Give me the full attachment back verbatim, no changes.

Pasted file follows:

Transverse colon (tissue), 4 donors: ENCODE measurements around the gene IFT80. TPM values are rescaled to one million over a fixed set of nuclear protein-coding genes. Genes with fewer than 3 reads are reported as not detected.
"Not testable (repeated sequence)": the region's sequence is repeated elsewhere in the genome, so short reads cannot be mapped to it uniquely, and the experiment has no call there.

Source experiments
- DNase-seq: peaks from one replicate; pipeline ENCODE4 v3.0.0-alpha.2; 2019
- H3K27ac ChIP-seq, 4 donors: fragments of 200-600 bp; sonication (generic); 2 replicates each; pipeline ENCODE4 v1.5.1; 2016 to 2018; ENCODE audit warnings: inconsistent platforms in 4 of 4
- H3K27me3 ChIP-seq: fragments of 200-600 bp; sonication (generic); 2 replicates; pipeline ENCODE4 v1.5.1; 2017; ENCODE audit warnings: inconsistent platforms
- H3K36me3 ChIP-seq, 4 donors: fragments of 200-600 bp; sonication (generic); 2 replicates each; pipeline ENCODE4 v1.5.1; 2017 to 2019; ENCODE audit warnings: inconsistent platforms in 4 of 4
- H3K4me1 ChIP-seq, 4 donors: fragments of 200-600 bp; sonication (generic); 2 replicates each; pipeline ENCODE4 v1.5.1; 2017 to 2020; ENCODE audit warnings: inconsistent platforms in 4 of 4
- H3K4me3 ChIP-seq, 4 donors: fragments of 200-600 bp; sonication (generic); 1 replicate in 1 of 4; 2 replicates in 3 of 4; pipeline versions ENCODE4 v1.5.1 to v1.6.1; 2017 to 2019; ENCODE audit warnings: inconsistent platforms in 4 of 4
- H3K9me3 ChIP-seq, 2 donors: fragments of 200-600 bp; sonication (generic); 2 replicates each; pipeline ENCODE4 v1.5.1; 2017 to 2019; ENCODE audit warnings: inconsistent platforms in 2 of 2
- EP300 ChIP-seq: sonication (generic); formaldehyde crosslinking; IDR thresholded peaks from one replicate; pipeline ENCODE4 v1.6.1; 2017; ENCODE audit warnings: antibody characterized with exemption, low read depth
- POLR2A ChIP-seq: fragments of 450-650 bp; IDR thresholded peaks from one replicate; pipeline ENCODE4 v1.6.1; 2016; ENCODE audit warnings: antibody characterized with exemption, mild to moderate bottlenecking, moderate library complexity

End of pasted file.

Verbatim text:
Transverse colon (tissue), 4 donors: ENCODE measurements around the gene IFT80. TPM values are rescaled to one million over a fixed set of nuclear protein-coding genes. Genes with fewer than 3 reads are reported as not detected.
"Not testable (repeated sequence)": the region's sequence is repeated elsewhere in the genome, so short reads cannot be mapped to it uniquely, and the experiment has no call there.

Source experiments
- DNase-seq: peaks from one replicate; pipeline ENCODE4 v3.0.0-alpha.2; 2019
- H3K27ac ChIP-seq, 4 donors: fragments of 200-600 bp; sonication (generic); 2 replicates each; pipeline ENCODE4 v1.5.1; 2016 to 2018; ENCODE audit warnings: inconsistent platforms in 4 of 4
- H3K27me3 ChIP-seq: fragments of 200-600 bp; sonication (generic); 2 replicates; pipeline ENCODE4 v1.5.1; 2017; ENCODE audit warnings: inconsistent platforms
- H3K36me3 ChIP-seq, 4 donors: fragments of 200-600 bp; sonication (generic); 2 replicates each; pipeline ENCODE4 v1.5.1; 2017 to 2019; ENCODE audit warnings: inconsistent platforms in 4 of 4
- H3K4me1 ChIP-seq, 4 donors: fragments of 200-600 bp; sonication (generic); 2 replicates each; pipeline ENCODE4 v1.5.1; 2017 to 2020; ENCODE audit warnings: inconsistent platforms in 4 of 4
- H3K4me3 ChIP-seq, 4 donors: fragments of 200-600 bp; sonication (generic); 1 replicate in 1 of 4; 2 replicates in 3 of 4; pipeline versions ENCODE4 v1.5.1 to v1.6.1; 2017 to 2019; ENCODE audit warnings: inconsistent platforms in 4 of 4
- H3K9me3 ChIP-seq, 2 donors: fragments of 200-600 bp; sonication (generic); 2 replicates each; pipeline ENCODE4 v1.5.1; 2017 to 2019; ENCODE audit warnings: inconsistent platforms in 2 of 2
- EP300 ChIP-seq: sonication (generic); formaldehyde crosslinking; IDR thresholded peaks from one replicate; pipeline ENCODE4 v1.6.1; 2017; ENCODE audit warnings: antibody characterized with exemption, low read depth
- POLR2A ChIP-seq: fragments of 450-650 bp; IDR thresholded peaks from one replicate; pipeline ENCODE4 v1.6.1; 2016; ENCODE audit warnings: antibody characterized with exemption, mild to moderate bottlenecking, moderate library complexity